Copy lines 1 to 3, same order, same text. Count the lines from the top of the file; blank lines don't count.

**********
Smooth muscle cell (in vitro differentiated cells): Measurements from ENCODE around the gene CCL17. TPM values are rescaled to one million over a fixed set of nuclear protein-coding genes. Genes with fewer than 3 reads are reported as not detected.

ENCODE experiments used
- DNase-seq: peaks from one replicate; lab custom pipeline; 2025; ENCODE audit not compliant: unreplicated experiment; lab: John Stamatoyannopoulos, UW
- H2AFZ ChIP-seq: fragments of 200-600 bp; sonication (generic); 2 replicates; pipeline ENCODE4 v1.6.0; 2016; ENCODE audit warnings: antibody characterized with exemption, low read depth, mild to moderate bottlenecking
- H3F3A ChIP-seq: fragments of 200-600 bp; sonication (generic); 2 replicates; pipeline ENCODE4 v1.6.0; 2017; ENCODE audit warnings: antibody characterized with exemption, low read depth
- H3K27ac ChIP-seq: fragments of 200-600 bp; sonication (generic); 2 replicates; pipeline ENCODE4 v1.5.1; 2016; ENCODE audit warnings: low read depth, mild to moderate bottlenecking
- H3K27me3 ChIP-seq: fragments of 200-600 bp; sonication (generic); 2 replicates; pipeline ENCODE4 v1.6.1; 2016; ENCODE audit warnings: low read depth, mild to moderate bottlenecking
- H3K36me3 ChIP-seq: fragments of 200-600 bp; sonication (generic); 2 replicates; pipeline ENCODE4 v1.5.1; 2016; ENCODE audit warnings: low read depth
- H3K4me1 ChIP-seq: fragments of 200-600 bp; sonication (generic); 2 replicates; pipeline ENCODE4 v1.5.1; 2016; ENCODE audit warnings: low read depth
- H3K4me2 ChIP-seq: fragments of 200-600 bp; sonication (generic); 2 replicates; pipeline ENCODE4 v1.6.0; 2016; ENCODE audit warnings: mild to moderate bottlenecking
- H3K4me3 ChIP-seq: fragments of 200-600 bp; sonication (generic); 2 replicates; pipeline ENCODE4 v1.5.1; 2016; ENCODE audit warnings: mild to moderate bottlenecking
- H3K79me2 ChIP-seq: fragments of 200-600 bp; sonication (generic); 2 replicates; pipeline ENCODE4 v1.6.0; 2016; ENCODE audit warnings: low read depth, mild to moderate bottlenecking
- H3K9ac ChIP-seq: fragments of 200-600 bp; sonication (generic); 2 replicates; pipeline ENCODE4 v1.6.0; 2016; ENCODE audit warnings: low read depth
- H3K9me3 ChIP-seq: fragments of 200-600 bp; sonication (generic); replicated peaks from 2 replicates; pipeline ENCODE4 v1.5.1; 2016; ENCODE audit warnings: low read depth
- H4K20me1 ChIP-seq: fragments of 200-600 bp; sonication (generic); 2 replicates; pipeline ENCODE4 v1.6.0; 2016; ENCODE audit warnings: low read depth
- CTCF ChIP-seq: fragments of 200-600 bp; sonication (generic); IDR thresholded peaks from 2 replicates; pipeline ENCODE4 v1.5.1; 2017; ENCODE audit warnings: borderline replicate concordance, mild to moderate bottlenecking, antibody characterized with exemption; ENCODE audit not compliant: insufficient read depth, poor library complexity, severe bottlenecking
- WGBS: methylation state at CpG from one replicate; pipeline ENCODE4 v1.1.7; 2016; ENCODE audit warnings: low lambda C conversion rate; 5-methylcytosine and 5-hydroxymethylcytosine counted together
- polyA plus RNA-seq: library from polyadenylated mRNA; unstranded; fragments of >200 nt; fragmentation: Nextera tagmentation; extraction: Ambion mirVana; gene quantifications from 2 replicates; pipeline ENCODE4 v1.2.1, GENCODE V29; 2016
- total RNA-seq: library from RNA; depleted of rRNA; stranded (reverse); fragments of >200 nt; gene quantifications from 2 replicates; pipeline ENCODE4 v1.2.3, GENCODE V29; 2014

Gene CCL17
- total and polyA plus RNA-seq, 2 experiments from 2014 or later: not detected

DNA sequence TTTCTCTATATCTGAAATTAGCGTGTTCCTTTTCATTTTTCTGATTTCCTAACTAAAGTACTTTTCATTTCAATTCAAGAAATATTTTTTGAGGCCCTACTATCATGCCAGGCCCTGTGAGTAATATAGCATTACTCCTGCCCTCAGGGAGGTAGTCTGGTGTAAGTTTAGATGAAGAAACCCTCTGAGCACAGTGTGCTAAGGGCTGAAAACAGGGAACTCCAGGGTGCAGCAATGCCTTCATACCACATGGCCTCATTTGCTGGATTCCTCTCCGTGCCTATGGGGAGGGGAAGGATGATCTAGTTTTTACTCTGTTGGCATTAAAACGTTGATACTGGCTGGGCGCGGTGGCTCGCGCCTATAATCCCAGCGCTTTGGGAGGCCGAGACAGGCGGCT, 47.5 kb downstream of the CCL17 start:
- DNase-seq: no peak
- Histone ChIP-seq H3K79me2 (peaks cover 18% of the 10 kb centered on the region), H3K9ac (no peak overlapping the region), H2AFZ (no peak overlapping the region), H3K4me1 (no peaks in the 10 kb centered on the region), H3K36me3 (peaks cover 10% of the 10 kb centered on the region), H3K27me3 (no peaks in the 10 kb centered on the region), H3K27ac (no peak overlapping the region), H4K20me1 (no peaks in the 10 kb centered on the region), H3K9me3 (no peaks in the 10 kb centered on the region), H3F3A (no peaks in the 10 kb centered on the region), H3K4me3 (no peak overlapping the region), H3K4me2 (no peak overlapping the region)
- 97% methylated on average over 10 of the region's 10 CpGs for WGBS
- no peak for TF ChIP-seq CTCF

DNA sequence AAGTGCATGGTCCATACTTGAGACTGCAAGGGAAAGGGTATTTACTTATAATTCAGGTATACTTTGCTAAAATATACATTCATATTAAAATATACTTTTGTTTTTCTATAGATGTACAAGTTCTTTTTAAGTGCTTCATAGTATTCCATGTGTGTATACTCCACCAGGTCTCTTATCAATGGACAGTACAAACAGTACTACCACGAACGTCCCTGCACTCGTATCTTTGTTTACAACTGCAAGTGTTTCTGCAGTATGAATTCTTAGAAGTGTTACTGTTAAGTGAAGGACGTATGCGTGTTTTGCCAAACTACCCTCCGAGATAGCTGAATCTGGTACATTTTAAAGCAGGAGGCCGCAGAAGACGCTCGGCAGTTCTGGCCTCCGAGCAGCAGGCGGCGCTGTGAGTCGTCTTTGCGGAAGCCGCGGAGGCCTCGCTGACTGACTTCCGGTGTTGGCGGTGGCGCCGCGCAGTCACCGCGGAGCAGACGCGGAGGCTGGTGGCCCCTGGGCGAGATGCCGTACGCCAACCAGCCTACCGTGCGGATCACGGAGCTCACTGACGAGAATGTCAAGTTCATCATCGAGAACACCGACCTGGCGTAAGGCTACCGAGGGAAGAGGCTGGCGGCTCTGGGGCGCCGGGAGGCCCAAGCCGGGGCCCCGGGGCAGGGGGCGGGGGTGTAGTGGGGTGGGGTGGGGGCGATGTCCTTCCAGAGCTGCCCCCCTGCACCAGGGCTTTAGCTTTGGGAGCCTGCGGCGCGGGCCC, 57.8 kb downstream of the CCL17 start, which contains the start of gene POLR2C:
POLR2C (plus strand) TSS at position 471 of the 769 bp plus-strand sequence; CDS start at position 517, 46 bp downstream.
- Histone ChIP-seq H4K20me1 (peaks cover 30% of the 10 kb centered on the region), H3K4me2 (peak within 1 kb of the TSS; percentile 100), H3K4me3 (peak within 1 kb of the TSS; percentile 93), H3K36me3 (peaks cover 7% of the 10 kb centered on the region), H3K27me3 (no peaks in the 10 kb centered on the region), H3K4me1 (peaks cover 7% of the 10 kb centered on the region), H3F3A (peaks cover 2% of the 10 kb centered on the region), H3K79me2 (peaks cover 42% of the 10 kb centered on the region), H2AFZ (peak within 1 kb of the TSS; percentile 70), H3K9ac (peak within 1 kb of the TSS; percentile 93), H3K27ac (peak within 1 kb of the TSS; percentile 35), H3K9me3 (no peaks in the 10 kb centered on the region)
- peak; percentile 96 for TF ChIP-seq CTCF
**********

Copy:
Smooth muscle cell (in vitro differentiated cells): Measurements from ENCODE around the gene CCL17. TPM values are rescaled to one million over a fixed set of nuclear protein-coding genes. Genes with fewer than 3 reads are reported as not detected.

ENCODE experiments used
- DNase-seq: peaks from one replicate; lab custom pipeline; 2025; ENCODE audit not compliant: unreplicated experiment; lab: John Stamatoyannopoulos, UW